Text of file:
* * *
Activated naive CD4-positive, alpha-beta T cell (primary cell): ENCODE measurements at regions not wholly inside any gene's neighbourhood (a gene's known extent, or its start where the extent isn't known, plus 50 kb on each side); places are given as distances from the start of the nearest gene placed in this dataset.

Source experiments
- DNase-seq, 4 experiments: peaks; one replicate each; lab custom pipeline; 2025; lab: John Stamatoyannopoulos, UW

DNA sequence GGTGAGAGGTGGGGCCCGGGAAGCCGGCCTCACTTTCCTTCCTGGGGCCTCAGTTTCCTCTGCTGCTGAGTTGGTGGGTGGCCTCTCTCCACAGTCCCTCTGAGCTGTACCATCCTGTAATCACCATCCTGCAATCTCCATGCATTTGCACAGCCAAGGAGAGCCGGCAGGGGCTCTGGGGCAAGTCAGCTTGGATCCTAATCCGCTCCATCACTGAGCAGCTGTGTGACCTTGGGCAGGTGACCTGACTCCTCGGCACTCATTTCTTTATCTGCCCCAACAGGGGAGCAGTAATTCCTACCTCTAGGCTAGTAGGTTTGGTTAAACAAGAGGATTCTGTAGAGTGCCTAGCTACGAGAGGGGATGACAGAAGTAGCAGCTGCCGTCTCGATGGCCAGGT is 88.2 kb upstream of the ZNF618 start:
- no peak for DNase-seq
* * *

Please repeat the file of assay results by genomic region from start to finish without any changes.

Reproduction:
Activated naive CD4-positive, alpha-beta T cell (primary cell): ENCODE measurements at regions not wholly inside any gene's neighbourhood (a gene's known extent, or its start where the extent isn't known, plus 50 kb on each side); places are given as distances from the start of the nearest gene placed in this dataset.

Source experiments
- DNase-seq, 4 experiments: peaks; one replicate each; lab custom pipeline; 2025; lab: John Stamatoyannopoulos, UW

DNA sequence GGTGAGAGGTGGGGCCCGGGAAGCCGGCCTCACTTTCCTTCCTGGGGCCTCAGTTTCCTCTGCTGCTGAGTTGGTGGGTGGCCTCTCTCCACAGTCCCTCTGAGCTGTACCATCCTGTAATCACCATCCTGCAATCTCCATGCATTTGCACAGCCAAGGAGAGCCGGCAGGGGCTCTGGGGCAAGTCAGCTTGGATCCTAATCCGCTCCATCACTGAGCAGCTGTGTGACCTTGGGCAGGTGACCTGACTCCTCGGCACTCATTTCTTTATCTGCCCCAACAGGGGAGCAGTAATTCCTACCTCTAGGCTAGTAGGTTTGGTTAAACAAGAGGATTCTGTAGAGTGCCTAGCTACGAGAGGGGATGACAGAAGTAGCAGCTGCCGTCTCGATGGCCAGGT is 88.2 kb upstream of the ZNF618 start:
- no peak for DNase-seq